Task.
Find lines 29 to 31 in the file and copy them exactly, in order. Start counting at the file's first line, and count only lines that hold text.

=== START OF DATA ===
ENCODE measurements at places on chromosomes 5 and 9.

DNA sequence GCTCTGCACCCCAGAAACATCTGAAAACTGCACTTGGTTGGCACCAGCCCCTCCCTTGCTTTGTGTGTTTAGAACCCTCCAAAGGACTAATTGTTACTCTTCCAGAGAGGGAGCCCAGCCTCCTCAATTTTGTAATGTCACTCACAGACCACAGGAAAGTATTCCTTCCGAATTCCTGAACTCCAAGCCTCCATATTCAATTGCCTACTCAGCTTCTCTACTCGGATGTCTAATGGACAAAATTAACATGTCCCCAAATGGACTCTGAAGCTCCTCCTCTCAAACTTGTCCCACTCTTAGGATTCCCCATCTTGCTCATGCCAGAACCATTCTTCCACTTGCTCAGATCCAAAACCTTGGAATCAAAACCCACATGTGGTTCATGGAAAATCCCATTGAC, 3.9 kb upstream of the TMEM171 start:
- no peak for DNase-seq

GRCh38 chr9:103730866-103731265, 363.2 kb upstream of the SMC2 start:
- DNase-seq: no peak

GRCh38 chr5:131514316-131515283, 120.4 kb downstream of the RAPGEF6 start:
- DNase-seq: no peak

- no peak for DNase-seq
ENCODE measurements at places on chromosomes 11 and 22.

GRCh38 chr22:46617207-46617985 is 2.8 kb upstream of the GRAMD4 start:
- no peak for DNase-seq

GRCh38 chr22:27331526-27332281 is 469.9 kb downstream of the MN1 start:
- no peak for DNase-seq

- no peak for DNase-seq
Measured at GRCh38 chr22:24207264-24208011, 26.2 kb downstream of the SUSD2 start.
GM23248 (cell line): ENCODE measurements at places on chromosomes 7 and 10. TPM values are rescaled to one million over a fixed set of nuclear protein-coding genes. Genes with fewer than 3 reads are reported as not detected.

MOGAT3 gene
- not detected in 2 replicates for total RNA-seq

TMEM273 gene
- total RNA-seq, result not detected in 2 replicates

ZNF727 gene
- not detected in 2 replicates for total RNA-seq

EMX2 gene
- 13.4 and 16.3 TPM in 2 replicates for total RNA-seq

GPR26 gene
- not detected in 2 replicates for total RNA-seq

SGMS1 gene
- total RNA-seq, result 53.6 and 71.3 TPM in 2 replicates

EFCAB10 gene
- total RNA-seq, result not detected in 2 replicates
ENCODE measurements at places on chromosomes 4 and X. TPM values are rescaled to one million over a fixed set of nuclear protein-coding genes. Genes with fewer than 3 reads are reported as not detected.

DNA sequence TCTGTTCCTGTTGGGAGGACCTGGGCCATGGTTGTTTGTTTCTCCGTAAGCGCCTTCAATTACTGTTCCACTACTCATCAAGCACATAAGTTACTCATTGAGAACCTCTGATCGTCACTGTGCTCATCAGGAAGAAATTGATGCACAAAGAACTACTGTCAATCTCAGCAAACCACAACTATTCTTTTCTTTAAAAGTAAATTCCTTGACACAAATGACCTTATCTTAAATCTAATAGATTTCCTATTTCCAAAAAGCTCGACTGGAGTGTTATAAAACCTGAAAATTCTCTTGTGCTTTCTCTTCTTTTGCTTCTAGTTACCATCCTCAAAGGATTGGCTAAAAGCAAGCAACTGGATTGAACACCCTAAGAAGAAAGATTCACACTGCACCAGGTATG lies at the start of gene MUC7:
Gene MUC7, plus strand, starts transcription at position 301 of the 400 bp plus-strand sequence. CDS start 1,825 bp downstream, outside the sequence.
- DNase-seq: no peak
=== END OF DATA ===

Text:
EFCAB10 gene
- total RNA-seq, result not detected in 2 replicates
ENCODE measurements at places on chromosomes 4 and X. TPM values are rescaled to one million over a fixed set of nuclear protein-coding genes. Genes with fewer than 3 reads are reported as not detected.